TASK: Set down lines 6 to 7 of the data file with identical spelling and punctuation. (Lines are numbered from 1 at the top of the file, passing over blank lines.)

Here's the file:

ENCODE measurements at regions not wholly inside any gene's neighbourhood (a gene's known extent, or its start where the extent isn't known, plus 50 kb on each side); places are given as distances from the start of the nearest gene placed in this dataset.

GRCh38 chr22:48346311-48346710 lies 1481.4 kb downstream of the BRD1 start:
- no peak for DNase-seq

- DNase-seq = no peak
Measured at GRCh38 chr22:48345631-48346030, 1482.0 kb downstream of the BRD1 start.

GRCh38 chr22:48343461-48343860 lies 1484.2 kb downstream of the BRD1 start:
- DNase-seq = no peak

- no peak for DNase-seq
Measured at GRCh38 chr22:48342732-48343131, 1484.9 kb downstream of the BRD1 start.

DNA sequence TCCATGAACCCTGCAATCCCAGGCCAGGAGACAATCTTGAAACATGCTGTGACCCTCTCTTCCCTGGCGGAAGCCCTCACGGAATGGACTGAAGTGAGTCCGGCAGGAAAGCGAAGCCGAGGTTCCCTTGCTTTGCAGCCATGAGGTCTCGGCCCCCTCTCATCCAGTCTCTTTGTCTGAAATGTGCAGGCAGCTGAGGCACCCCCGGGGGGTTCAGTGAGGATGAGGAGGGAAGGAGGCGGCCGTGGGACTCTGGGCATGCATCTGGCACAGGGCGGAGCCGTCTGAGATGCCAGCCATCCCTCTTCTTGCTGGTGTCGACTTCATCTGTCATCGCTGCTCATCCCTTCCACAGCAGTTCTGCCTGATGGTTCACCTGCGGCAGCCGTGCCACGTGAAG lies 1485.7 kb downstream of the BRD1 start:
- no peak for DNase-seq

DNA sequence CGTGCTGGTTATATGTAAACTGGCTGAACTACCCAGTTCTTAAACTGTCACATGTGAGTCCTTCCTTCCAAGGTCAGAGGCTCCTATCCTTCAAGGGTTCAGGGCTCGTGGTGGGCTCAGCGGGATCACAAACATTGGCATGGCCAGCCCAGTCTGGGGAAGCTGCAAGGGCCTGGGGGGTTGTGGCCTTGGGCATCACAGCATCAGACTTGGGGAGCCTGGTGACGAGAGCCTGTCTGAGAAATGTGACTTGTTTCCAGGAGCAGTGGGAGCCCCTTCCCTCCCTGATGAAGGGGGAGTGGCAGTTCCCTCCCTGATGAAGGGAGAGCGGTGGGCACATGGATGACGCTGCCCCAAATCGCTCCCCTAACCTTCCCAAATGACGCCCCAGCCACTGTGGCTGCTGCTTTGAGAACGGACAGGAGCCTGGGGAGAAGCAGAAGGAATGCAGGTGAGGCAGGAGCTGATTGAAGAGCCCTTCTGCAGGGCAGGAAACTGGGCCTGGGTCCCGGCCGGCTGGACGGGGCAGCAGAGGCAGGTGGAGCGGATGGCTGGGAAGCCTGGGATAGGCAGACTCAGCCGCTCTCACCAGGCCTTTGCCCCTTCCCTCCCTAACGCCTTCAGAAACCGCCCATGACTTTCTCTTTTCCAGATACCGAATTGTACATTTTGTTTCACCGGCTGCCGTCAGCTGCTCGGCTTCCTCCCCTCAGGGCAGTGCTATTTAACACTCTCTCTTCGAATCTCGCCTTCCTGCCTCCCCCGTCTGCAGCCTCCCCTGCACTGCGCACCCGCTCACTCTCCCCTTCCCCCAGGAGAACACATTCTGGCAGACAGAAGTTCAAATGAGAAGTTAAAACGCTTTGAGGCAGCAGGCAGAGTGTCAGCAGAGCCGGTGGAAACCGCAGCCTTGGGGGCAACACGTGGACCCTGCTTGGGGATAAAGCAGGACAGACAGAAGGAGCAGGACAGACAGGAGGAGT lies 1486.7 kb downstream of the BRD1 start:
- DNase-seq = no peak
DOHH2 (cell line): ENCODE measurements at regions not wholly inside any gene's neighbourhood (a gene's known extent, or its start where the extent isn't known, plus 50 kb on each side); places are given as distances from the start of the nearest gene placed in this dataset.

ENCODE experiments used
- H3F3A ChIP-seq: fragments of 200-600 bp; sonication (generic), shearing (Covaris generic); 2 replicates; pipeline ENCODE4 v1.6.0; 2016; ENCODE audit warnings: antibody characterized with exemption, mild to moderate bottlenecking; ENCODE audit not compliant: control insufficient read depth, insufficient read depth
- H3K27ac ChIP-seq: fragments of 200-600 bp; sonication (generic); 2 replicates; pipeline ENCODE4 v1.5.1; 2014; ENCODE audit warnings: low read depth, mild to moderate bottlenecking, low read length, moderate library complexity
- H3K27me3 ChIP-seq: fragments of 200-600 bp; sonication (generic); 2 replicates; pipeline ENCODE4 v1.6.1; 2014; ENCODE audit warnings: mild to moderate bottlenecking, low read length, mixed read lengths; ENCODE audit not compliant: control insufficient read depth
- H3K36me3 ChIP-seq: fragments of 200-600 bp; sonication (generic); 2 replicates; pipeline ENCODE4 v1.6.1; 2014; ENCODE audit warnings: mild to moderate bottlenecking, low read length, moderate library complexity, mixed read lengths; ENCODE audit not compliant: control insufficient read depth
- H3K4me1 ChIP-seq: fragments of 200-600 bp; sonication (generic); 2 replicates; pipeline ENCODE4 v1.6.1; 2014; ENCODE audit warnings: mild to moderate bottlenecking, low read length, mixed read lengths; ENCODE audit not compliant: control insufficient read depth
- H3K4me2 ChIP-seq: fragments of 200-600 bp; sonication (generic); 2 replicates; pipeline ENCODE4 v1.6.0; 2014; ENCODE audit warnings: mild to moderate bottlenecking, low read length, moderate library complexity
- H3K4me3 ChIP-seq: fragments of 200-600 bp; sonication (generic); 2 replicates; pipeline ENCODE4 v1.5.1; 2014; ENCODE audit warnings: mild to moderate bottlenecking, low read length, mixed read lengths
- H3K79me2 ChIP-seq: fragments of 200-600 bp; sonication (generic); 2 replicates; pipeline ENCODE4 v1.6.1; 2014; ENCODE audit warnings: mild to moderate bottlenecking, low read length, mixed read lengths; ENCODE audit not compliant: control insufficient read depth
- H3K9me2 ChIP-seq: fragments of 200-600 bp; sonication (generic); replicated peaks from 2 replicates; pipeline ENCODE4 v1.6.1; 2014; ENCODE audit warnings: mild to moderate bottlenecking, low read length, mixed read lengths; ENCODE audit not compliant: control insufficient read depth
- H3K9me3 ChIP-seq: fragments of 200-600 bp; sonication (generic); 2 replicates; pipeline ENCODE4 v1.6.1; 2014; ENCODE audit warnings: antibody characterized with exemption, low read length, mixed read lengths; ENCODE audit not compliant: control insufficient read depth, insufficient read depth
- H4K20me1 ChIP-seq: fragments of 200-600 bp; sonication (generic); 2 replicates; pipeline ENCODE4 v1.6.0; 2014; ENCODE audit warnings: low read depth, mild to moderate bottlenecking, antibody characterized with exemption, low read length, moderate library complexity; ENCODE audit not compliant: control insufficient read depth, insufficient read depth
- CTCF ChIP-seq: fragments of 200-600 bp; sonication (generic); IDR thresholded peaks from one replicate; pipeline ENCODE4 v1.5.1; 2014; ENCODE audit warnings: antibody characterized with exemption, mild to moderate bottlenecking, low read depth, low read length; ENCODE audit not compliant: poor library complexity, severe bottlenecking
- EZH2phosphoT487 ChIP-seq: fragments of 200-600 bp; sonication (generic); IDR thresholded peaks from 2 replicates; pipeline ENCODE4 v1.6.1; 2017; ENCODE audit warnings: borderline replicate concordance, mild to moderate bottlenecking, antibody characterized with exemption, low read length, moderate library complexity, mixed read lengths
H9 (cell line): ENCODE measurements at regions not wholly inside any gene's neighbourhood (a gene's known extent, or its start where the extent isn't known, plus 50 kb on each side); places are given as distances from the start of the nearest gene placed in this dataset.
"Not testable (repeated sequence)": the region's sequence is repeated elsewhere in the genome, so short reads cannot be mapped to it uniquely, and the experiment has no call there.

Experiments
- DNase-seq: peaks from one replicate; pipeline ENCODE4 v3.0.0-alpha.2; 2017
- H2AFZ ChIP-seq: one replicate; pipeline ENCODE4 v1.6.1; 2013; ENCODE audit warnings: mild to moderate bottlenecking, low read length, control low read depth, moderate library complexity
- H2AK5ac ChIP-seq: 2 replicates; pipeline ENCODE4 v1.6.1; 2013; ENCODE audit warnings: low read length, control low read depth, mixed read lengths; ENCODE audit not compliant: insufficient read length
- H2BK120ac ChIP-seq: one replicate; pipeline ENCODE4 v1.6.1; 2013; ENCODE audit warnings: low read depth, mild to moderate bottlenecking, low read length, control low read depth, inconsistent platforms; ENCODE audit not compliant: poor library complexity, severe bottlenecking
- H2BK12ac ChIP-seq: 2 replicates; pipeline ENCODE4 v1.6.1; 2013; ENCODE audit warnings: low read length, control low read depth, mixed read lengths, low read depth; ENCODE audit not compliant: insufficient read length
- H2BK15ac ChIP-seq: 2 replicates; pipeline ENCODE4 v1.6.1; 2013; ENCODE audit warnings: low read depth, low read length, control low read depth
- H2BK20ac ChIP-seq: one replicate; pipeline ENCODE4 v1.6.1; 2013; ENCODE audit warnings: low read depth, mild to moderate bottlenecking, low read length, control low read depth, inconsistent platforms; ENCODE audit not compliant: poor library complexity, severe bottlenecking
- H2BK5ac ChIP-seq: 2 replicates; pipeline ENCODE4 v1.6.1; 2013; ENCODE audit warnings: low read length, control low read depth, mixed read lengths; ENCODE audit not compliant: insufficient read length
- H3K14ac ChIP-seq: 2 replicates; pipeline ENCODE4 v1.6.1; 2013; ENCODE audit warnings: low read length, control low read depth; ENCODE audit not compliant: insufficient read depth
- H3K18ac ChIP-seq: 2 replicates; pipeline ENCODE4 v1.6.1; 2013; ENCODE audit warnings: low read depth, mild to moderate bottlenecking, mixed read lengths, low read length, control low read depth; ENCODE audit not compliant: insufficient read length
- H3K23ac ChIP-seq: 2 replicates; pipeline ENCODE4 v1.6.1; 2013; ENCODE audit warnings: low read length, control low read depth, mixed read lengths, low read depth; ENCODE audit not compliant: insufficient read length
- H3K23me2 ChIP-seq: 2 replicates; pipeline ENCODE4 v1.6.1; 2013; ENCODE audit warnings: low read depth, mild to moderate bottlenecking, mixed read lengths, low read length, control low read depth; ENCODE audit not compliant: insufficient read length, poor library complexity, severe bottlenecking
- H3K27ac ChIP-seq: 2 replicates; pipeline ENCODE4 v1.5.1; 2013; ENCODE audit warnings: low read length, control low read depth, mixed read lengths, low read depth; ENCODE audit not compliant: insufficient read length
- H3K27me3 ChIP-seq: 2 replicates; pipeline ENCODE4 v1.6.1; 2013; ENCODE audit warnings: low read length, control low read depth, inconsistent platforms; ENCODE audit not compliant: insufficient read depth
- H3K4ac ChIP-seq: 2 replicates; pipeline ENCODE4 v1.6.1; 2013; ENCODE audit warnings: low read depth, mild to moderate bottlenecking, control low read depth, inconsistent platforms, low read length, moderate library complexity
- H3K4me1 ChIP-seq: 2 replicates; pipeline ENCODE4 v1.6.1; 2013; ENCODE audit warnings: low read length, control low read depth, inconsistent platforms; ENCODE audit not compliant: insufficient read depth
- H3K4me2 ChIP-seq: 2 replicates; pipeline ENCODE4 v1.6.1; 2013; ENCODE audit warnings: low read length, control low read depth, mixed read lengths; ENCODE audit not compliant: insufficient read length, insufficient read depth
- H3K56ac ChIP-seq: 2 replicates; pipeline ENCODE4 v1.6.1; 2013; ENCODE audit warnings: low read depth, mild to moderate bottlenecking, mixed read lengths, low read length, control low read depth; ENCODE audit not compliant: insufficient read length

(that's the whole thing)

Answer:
GRCh38 chr22:48343461-48343860 lies 1484.2 kb downstream of the BRD1 start:
- DNase-seq = no peak